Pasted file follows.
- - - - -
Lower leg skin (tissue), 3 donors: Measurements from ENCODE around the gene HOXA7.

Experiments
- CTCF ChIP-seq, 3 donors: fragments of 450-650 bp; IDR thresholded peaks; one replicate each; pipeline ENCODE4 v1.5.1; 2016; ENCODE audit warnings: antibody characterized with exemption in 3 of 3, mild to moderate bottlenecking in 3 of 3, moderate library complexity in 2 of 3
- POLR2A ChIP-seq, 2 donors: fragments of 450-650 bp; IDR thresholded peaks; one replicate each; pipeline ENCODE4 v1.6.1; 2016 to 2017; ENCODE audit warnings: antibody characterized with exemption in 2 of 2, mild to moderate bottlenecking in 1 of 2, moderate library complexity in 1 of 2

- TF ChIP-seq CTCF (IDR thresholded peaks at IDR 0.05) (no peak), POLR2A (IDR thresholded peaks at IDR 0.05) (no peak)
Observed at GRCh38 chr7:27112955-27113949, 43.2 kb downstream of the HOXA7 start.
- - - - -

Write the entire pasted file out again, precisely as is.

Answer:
Lower leg skin (tissue), 3 donors: Measurements from ENCODE around the gene HOXA7.

Experiments
- CTCF ChIP-seq, 3 donors: fragments of 450-650 bp; IDR thresholded peaks; one replicate each; pipeline ENCODE4 v1.5.1; 2016; ENCODE audit warnings: antibody characterized with exemption in 3 of 3, mild to moderate bottlenecking in 3 of 3, moderate library complexity in 2 of 3
- POLR2A ChIP-seq, 2 donors: fragments of 450-650 bp; IDR thresholded peaks; one replicate each; pipeline ENCODE4 v1.6.1; 2016 to 2017; ENCODE audit warnings: antibody characterized with exemption in 2 of 2, mild to moderate bottlenecking in 1 of 2, moderate library complexity in 1 of 2

- TF ChIP-seq CTCF (IDR thresholded peaks at IDR 0.05) (no peak), POLR2A (IDR thresholded peaks at IDR 0.05) (no peak)
Observed at GRCh38 chr7:27112955-27113949, 43.2 kb downstream of the HOXA7 start.